From the abstract: “With the focus on test scores and accountability, the issues of student growth, leadership and civic responsibility often are overlooked. While achievement is important, leadership and responsibility issues are among those most sought by employers. Some of the most recognized studies, such as "A Nation At Risk" support and encourage what are sometimes termed the "soft skills." The Service Learning model, not only encourages the development of the soft skills, it actively engages students the curricular content of the class while using leadership and teaming skills to serve their greater community.”
  5. Sugito, ES S.M., & Supartono, H. (2017). Enhancing students’ communication skills through problem posing and presentation. International Journal of Evaluation and Research in Education, 6(1), 17-22.
    From the abstract: “This study was to explore how enhance communication skill through problem posing and presentation method. The subjects of this research were the seven grade students Junior High School, including 20 male and 14 female. This research was conducted in two cycles and each cycle consisted of four steps, they were: planning, action, observation, and reflection. This study use interview, observation, and questionnaire to measure most widely used data gathering in communication skill students, and daily test (pre-test and post-test) to measure enhance achievement the students'. The data was analyzed comparing initial and final score. If the final score is better than initial score had been enhanced. Results of this study indicated that teaching and learning science used problem posing and presentation method can enhance ability communication skill, confidence, courage and responsibility on themselves disciples. Researcher is suggestion to use another method to enhance communication skill.”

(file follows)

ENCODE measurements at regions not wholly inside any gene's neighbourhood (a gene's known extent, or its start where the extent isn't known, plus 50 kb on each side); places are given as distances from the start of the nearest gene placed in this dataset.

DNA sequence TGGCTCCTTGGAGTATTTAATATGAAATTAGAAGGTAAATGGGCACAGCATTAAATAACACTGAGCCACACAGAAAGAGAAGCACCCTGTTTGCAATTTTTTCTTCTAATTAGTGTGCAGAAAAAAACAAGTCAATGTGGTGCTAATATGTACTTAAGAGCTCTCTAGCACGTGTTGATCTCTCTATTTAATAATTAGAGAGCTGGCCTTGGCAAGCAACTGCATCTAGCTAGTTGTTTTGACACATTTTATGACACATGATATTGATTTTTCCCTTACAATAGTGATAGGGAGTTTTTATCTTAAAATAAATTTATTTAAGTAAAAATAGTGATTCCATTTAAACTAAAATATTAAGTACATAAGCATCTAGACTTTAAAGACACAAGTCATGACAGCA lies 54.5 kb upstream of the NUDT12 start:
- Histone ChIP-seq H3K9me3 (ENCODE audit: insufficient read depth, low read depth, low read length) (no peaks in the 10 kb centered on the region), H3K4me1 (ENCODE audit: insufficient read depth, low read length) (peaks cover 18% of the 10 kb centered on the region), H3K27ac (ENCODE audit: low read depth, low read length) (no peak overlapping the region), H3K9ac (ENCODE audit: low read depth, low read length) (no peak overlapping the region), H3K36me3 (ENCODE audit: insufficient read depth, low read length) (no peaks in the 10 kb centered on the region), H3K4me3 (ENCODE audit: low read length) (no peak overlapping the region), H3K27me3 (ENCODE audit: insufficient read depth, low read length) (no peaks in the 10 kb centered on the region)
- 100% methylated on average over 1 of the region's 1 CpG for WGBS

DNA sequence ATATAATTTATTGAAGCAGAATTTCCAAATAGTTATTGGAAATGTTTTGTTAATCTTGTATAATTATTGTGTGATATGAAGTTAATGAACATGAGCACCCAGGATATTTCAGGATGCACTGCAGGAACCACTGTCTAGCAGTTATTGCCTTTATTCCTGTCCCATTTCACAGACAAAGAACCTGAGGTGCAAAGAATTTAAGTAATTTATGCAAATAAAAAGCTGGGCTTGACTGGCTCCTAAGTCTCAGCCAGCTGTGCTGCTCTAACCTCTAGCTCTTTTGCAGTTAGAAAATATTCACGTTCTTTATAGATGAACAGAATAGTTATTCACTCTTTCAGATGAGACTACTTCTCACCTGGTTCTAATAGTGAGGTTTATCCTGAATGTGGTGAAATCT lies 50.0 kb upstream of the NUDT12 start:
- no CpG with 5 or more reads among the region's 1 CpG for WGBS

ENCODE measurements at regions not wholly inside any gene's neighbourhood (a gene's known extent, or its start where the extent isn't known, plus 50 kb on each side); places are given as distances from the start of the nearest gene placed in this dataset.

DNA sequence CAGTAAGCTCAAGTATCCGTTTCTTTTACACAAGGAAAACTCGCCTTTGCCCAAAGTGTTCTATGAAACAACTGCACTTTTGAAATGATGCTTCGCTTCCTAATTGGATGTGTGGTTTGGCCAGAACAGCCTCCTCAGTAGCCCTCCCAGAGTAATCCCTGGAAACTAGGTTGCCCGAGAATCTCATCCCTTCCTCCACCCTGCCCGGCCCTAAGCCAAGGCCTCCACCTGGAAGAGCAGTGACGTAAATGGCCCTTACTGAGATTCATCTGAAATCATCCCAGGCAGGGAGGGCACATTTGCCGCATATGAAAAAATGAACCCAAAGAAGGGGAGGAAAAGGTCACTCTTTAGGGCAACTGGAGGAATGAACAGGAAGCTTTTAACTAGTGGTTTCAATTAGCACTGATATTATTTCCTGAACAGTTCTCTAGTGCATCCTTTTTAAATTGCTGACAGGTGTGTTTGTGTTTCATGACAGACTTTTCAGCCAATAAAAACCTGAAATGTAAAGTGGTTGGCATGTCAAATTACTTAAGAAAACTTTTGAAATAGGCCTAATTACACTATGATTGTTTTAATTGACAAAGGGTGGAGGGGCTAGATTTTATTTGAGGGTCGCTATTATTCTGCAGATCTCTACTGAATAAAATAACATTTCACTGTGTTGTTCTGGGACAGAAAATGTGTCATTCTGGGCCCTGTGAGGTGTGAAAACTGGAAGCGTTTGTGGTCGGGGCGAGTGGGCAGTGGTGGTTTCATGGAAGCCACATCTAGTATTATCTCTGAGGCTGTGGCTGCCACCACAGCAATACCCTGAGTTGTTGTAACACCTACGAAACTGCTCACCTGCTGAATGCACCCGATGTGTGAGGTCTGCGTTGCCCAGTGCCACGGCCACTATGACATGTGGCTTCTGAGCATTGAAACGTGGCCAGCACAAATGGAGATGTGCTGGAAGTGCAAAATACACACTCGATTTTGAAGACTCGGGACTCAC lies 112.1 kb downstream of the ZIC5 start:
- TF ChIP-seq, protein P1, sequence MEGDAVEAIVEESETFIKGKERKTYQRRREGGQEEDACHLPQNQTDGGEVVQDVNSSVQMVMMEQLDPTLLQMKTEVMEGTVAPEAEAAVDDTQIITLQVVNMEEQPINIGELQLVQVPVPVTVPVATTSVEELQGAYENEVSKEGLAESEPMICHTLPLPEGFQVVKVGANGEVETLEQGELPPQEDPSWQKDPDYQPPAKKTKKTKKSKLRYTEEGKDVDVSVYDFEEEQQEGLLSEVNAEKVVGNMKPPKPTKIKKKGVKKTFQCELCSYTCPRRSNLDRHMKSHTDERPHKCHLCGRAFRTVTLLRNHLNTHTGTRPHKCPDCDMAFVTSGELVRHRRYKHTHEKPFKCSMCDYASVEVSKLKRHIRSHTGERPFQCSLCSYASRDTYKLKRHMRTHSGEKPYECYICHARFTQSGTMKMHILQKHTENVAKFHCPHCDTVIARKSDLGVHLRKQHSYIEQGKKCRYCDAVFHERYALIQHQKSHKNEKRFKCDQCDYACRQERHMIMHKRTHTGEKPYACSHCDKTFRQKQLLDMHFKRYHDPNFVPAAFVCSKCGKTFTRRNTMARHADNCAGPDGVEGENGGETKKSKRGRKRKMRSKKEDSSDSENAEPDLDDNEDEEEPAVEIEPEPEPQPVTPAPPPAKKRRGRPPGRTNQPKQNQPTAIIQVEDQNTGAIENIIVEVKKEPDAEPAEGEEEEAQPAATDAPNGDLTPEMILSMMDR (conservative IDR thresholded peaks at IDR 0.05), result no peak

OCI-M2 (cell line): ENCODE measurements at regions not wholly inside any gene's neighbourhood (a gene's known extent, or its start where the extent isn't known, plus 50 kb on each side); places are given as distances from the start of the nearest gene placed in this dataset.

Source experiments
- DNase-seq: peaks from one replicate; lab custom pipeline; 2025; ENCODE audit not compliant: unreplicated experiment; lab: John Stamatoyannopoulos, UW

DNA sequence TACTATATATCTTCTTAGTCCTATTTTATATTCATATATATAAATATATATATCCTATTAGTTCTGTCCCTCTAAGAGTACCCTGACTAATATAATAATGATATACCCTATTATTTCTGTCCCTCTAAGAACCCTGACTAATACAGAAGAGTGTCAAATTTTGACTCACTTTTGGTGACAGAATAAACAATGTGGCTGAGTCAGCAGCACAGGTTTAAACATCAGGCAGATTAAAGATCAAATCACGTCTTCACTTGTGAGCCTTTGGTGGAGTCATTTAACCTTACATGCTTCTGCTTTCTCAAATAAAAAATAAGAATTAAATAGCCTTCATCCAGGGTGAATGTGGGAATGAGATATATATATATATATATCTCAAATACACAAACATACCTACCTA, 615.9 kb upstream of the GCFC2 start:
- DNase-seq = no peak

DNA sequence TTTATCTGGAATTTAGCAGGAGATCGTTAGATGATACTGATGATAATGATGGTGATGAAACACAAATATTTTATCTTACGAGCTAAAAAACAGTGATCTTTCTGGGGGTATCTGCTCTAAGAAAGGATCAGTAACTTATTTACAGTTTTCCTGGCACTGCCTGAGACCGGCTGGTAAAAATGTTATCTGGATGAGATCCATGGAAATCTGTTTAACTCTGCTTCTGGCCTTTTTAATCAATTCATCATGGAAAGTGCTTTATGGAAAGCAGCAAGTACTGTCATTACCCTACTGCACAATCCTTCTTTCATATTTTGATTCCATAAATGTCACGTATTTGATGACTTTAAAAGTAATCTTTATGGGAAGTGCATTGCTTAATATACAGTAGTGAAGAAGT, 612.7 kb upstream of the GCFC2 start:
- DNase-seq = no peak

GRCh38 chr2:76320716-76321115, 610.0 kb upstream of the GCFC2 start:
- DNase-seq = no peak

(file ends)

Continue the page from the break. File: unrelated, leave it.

Additional Organizations to Consult

  • Jobs for the Future
    From the website: “Jobs for the Future (JFF) is a national nonprofit that builds educational and economic opportunity for underserved populations in the United States. JFF develops innovative programs and public policies that increase college readiness and career success and build a more highly skilled, competitive workforce. With over 30 years of experience, JFF is a recognized national leader in bridging education and work to increase economic mobility and strengthen our economy.”


Search Strings. Soft Skills OR 21st Century Skills OR Twenty-First Century Skills OR Classroom Practice OR Collaboration OR Communication OR Creativity OR Critical Thinking OR Criticial Thinking Pedagogy OR Teaching Soft Skills

Searched Databases and Resources.

  • ERIC
  • Academic Databases (e.g., EBSCO databases, JSTOR database, ProQuest, Google
  • Commercial search engines (e.g., Google)
  • Institute of Education Sciences Resources

Reference Search and Selection Criteria. The following factors are considered when selecting references:

  • Date of Publication: Priority is given to references published in the past 10 years.
  • Search Priorities of Reference Sources: ERIC, other academic databases, Institute of Education Sciences Resources, and other resources including general internet searches
  • Methodology: Priority is given to the most rigorous study types, such as randomized controlled trials and quasi-experimental designs, as well as to surveys, descriptive analyses, and literature reviews. Other considerations include the target population and sample, including their relevance to the question, generalizability, and general quality.